The world turns and times change.

Yet we all hope the time will come When we’ll go home again.

Now I know how dear it is

And often I remember it.

Station Four: Art and the Holocaust
What does the text say?Read the picture carefully. What do you notice? (Literal Understanding)

About the artist: Samual Bak is one of many artists that choose to express in their artwork their feelings and thoughts about the Holocaust. Samuel Bak is a survivor of the Holocaust and for many years he painted subject surrounding the Holocaust. The painting The ghetto, as Samuel Bak explains it is “An inclined surface with no horizon and no possibility of escape. Indeed, when we were thrown into the ghetto like human garbage, it felt like being in a deep hole. This hole is in the shape of the Star of David, the emblem of the ghetto. Near it lies our badge of identification.”
What does the text mean? What is the artist’s purpose in taking this photo? Who did Samual Bak hope would see his artwork? Why?

Station Five: Terrible Things

When a child is born, it has no prejudices.

Bias is learned, and someone

Has to model the behavior.

  1. Read aloud in your group Eve Bunting’s picture book Terrible Things.
  2. Discuss with your small group your thoughts and reactions.
  3. Write a reflective response drawing connections to the picture book and the following passage by Holocaust survivor and author Eli Wiesel:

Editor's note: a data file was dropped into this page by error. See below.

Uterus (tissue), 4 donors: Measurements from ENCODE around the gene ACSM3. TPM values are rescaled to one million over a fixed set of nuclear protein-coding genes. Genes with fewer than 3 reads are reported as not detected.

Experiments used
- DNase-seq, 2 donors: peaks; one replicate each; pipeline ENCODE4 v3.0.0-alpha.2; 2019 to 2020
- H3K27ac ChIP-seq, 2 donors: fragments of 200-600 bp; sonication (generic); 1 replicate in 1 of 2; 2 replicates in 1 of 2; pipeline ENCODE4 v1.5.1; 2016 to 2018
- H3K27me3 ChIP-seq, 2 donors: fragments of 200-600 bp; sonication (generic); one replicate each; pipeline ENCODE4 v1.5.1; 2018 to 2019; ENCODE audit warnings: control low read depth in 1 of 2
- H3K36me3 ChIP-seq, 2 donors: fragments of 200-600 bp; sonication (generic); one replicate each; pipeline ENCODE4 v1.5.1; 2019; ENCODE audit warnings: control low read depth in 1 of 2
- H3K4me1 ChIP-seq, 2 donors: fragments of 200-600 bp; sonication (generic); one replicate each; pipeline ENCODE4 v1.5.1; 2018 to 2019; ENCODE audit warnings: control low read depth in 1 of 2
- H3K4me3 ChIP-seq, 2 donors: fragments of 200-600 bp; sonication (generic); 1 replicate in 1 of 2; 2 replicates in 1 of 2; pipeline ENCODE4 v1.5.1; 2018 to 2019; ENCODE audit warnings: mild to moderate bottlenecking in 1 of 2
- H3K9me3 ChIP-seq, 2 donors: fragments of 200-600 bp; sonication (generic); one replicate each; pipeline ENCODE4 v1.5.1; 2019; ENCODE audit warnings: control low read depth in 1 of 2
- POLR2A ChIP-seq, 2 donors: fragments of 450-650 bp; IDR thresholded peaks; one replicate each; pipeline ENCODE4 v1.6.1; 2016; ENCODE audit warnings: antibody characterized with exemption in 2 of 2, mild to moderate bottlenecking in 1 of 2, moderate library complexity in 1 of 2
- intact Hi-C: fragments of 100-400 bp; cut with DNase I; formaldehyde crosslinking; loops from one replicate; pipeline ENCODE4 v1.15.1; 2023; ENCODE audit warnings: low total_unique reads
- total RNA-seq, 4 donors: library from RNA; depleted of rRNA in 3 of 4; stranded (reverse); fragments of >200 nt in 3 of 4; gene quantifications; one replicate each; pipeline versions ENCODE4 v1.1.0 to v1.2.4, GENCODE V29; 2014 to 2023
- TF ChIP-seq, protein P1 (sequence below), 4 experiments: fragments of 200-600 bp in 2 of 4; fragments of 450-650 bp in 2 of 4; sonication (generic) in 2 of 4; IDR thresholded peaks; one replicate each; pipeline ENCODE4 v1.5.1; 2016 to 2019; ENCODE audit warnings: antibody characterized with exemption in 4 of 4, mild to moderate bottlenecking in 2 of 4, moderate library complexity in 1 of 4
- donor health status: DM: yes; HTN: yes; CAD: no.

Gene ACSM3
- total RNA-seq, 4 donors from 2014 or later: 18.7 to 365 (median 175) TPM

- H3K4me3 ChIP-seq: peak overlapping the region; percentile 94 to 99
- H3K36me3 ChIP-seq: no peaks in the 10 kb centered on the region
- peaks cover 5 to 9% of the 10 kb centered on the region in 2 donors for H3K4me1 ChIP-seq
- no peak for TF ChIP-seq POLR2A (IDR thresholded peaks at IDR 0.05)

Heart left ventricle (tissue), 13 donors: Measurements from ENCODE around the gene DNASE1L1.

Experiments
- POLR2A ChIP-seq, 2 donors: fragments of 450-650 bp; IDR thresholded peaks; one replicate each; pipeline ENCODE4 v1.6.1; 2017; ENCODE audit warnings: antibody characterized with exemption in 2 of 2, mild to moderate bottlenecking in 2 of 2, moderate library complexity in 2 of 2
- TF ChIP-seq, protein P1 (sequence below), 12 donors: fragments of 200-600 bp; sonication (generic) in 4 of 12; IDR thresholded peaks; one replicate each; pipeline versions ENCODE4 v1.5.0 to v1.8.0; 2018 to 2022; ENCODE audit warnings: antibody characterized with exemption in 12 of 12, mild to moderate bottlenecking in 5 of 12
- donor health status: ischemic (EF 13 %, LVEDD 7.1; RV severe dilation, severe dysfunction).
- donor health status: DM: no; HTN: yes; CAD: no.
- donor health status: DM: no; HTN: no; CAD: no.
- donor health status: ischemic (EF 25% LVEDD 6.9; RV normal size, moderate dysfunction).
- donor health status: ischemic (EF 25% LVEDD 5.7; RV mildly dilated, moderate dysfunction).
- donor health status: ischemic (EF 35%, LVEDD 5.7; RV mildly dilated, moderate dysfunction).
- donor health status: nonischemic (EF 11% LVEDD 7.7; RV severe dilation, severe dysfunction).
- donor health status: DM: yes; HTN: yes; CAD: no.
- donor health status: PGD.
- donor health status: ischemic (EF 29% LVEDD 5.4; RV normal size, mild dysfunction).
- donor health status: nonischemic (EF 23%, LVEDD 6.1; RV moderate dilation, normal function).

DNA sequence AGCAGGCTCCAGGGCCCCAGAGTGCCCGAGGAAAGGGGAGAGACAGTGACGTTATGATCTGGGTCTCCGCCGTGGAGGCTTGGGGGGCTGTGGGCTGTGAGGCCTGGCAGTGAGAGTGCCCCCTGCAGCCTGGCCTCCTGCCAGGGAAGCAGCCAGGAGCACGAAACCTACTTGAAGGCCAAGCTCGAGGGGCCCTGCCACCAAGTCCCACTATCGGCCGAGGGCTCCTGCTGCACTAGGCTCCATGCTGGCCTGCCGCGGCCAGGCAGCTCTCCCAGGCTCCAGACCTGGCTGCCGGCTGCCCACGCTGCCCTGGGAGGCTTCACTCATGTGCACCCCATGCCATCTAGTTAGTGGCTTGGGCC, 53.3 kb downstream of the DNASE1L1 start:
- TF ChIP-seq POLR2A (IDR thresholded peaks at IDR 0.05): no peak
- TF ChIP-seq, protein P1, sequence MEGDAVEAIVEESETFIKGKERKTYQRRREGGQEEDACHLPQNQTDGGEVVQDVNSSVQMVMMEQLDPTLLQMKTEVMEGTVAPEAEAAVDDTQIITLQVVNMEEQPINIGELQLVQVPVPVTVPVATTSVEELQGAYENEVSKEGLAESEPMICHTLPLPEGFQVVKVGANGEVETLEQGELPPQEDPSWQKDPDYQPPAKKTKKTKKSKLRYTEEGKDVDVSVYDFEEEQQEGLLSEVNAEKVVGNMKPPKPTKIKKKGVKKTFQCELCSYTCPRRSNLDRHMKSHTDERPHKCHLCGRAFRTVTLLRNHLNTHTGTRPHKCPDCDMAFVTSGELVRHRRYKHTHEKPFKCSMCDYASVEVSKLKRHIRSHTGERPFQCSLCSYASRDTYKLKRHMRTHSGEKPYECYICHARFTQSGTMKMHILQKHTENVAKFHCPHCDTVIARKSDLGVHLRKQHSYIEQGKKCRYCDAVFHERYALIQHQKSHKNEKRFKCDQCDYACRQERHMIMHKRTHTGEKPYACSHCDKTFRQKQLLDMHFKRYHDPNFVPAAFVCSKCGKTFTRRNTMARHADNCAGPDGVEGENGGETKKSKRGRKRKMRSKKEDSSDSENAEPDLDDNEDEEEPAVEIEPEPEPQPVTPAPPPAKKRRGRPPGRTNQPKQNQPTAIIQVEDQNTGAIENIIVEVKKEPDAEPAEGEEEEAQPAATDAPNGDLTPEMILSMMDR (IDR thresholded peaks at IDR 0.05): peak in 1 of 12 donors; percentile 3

Never shall I forget that night, the first night in the camp, which has turned my life into one long night, seven times cursed and seven times sealed. Never shall I forget that smoke. Never shall I forget the faces of the children, whose bodies I saw turned into wreaths of smoke beneath a silent blue sky.

Never shall I forget those flames which consumed my faith forever.  

Never shall I forget that nocturnal silence which deprived me, for all eternity, of the desire to live.

Never shall I forget those moments which murdered my God and my soul and turned my dreams to dust. Never shall I forget these things, even if I am condemned to live as long as God himself. Never. (Night, 32)

4. The question that is always asked in why do we learn what we do in school, with that question looming in many student’s mind,  Why study the Holocaust, something that happened more than 50 years ago? What are the important lessons that you take away from the testimonies of people who were witnesses, allies, targets, and rebels during this time.